Despite Annual Wellness Visits (AWV) being covered by Medicare since 2011, they remain misunderstood – and not only by the patients who might benefit most from them, but also by primary care providers.
In an upcoming webinar, “Building the Bridge between Annual Wellness and Care Coordination” on May 28, Faith Jones, Director of Care Coordination and Lean Consulting at HealthTechS3, will discuss the key elements of the AWV, its value to patients and providers, and how to build AWVs in one’s care coordination program.
What is an Annual Wellness Visit?
As a 2011 provision under the Affordable Care Act, Annual Wellness Visits were meant to review the patient’s health issues and develop a preventative plan for the full year. The Annual Wellness Visit is a perfect resource to include as one of a family of Medicare Care Coordination services designed to bridge gaps in care among patients living with two or more chronic conditions—a population that figures especially large among Medicare beneficiaries. These gaps in care can result in increased hospital admissions and larger Medicare expenditures, thus making care coordination paramount.
“Right now, we have 10,000 baby boomers coming onto Medicare every day,” said Jones. “Yet, there’s still this misunderstanding about what Annual Wellness Visits are.”
The AWV is not an annual physical. Rather, it is a risk-identification visit. Typically lasting one hour, an AWV takes place between patients and nurses or health coaches and results in a personalized prevention plan for the coming year. This plan may include a review of the patient’s medical and family history, an up-to-date list of prescriptions, a screening schedule for appropriate preventive services, and various risk assessments to include depression, cognitive impairments, and safety concerns such as falls.
The Challenges to Adopting AWVs in Care Coordination
Since the Centers for Medicare & Medicaid Services (CMS) classifies AWV as a wellness service, AWV tends to sound like an afterthought compared to the more urgent care coordination programs Medicare covers, like Chronic Care Management and Advanced Care Planning.
“Primary care providers (PCP) often misunderstand the value of the Annual Wellness Visit, both to the patient and to their own practices,” Jones said. “And if the provider doesn’t get it, I guarantee the patient won’t get it.”
In addition to providers underestimating the value of AWVs, effective adoption and integration of AWVs in care coordination requires that they change their practices and worldviews, which is no easy feat.
“The funny thing is, for someone who’s not in healthcare, this makes perfect sense,” Jones said. “But changing how providers practice is tough. They have a hard time changing their worldview, and that’s essentially what we’re asking them to do.”
The Key Benefits of AWVs in Care Coordination Models
One of the key benefits of folding AWV into a care coordination program is that patients are less likely to feel confused or surprised when a specific screening or procedure is recommended. AWVs can also serve as a recruitment opportunity into the care coordination program.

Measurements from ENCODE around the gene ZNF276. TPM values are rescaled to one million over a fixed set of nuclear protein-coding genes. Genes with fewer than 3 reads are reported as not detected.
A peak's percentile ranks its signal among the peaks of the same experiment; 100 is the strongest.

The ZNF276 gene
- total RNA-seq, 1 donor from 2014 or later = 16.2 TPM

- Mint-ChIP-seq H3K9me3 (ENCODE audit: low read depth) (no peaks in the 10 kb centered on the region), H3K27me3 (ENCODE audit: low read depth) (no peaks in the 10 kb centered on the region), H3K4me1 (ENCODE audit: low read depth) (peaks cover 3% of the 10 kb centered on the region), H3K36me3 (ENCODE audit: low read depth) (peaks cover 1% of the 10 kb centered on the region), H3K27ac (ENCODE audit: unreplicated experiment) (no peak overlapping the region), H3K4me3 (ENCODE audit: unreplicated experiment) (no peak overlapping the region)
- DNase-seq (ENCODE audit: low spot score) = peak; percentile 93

“Sometimes I hear care coordinators tell me that after an Annual Wellness Visit, the patient will say, ‘Wow, that’s a lot of stuff to keep track of,’” Jones said. “But that’s when the nurse or health coach can say, ‘Well, we have a care coordination program to help you keep track of it all.’ There’s a natural flow there.”
The flow from an effective AWV to recruitment in a care coordination program can also go the other way. If a patient is already in a care coordination program, they are likely familiar with a team-based approach to their health care and may be more willing to participate in an AWV.
Ultimately, Jones said that taking the time to ensure that AWVs are folded into your care coordination program will lead to greater efficiency and patient satisfaction.
“In any chronic care management program, we talk about assisting patients with health promotion,” Jones said. “But if you’re not tying that to Annual Wellness Visits, you’re missing revenue. And when done right, patients love them.”
Telehealth Technology May Enable Increased Adoption of the AWV
The COVID-19 pandemic may actually provide a nudge toward AWVs being taken up by more providers and patients, as they can be easily done with a patient at home via telehealth technologies like videoconferencing and streaming media.
“One of the cool things I’m seeing lately is that some practices are using telehealth visits to communicate with their patients at home,” Jones said. “I’m hopeful that many people are taking advantage so that once the pandemic is over, we can lobby for telehealth Annual Wellness Visits to continue to be covered under Medicare with the patient at home.”
Join Us in “Building the Bridge between Annual Wellness and Care Coordination” on May 28.
If you are interested in building a more efficient care coordination program by using the Annual Wellness Visit elements, join us on this webinar to understand how to make the visit process valuable to the patient, provider, and your care coordination program. The webinar will provide valuable insights to providers who are eager to take a more team-based approach to their patients’ health and care coordination teams who are using telehealth in new ways due to COVID-19.
Visit https://www.healthtechs3.com/building-the-bridge-between-annual-wellness-and-care-coordination/ to register for the “Building the Bridge between Annual Wellness and Care Coordination” webinar on May 28.